The Student News Site of The Webb Schools

Webb Canyon Chronicle

The Student News Site of The Webb Schools

Webb Canyon Chronicle

The Student News Site of The Webb Schools

Webb Canyon Chronicle

Claremont’s leap toward biking friendliness

Eric Luo
The Foothill boulevard bike lane is part of Claremont’s two-decade long campaign to improve biking infrastructure but also roads in general. “The city has a policy called the Complete Street Policy, which stipulates that when you have roads that have these kinds of important characteristics, you need to look at this roadway segment to see if you can improve what you have there,” said Maria Tipping, a traffic engineer for the City of Claremont.

The average American is more likely to get a heart attack in the next year than ride a bike to work or school. Just 0.6% of American workers commute on bike in a country infamous for its car-centric suburbs. However, many American cities, particularly Claremont, have begun to shake off their reputations and bring the progressive dream of bikeable cities to life.  

For some Webbies, biking is more than a mere mode of transportation. It is a lifestyle that inspires adventure and a new appreciation of the world. 

“Biking brings a sense of adventure to me,” said Jonathan Li (‘25), a day student and the vice president of the Mountain Biking Club. “With a bike, I can explore the mountains, and go places which sneakers or cars could never bring me. In addition, cars turn the world into a bunch of islands separated by a mere car ride, but biking allows one to experience the world for real. The wind against your face, the sounds of birds, the rumble of car engines, and the leaves falling to the ground shows me what the world truly looks and feels like, on the other side of that car window.” 

For boarders at Webb, biking would also provide a newfound freedom of movement. 

“I would love to have a bike because it would be a much more convenient way of getting [to] places,” Ryan Ho (‘25) said. “Compared to walking or [going on] runs, which often have all their spots taken and don’t give much choice or flexibility, biking would be so much nicer. It would also be great since you can bike to the train station, which have bike racks.” 

Biking also offers numerous physical and mental health benefits, being a great form of exercise and a way to reduce carbon footprints and pollution. However, despite the clear benefits of biking, most Webbies and Americans in general dismiss the idea as unrealistic in a sprawling American suburb. 

“I don’t bike, simply because this is America,” Hanbo Xu (‘25) said. “Here, cars are everything — eternal and all-powerful.”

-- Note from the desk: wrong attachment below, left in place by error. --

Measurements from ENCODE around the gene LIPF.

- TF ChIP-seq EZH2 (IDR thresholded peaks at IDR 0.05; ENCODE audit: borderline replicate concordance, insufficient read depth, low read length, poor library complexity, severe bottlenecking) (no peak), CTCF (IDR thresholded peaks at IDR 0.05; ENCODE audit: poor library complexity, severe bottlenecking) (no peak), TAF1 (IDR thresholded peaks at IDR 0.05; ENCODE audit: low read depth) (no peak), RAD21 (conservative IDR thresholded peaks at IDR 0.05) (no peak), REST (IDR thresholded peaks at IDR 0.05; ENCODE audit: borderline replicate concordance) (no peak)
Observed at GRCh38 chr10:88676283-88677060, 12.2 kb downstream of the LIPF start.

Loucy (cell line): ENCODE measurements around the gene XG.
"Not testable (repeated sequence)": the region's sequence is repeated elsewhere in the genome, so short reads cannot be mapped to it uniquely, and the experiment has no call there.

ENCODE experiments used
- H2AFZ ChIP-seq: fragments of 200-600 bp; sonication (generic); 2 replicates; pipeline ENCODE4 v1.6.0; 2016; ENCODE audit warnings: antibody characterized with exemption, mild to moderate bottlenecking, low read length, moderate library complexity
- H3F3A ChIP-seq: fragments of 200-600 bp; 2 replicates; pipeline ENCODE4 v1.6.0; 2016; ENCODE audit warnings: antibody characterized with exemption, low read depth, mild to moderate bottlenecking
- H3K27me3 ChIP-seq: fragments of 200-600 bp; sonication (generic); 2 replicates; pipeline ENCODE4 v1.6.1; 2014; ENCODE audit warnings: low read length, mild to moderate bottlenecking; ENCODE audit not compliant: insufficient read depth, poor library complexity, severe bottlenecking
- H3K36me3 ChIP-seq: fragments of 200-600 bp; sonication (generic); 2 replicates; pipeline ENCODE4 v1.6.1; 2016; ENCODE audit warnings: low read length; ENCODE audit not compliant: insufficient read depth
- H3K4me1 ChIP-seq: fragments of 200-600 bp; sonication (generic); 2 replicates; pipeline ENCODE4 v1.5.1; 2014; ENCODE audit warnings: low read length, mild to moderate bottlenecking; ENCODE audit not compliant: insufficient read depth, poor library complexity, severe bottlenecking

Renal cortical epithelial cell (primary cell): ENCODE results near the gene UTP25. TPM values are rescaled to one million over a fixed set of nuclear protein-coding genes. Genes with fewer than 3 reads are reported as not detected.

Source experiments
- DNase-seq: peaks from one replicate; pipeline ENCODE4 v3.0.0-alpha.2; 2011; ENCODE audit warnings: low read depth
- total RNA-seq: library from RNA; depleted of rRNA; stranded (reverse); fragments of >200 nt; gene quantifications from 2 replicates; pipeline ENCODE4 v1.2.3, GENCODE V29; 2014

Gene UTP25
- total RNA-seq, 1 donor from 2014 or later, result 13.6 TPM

Greater Los Angeles is particularly notorious for its poor biking infrastructure. It ranked as the worst major city in the United States for “bikability,” while neighboring San Bernadino and Santa Ana nearby ranked 5th and 6threspectively.  

Because of this, bike lanes have seen a surge in interest in numerous American cities, and the infamous biking hell of Greater Los Angeles has begun reform. Claremont is a relatively early adopter of increased biking infrastructure. 

“Claremont has been very active for a long time in seeking grant funding to construct bicycle infrastructure,” said Ms. Tipping, a traffic engineer for the City of Claremont. “Over the past 20 years, it has been very successful in applying for grants that allow for installation of a number of projects that included bike lanes. We were able to get over 20 million for bicycle installation projects.” 


Claremont now has about 37 miles of bike infrastructure, which is marked by the green lines. This compares to 125 miles of paved roads, meaning that most large roads now include bike lanes. (Eric Luo)

Construction of bike lanes often occurs during maintenance projects, which upgrade roads holistically. 

“Claremont also uses every opportunity that we have — for instance, through the pavement maintenance program to work on installing bike lanes every time within a maintenance project,” Ms. Tipping said.  

Much of the growth in biking infrastructure in Claremont stemmed not only from trends all over the United States, but also local advocacy groups. 

“It was a combination of things,” Ms. Tipping said. “There were national tendencies to rethink how roads could work, the need to create space for our roadway uses, as well as the local advocacy groups such as The Claremont Bicycle Pedestrian Advisory Group. These factors encouraged the city council to support the implementation of these projects.” 

Many bikers have lauded Claremont’s biking infrastructure and believe it is safe. 

“Claremont and the [surrounding area] is generally pretty good,” said Jerry Qiao (‘25), a recreational biker who is also the President of the Mountain Biking club. “They have well-defined lines, so drivers know where not to go.” 

However, while the current state of bike lanes in Claremont is adequate for a certain population of bikers who are comfortable near roads, many who are less experienced still feel uncomfortable on them. 

“Jerry and I biked to the train station one Saturday,” David Ma (‘25) said. “It was a pretty fun ride except for the fact that I almost died. It was my first-time biking on roads with cars, so I almost crashed into a car, and my feet were almost crushed by a car tire. I’m probably never going to bike on the road ever again. It felt extremely dangerous, and I prefer being alive.” 

Some older bike lanes are insufficient for many bikers.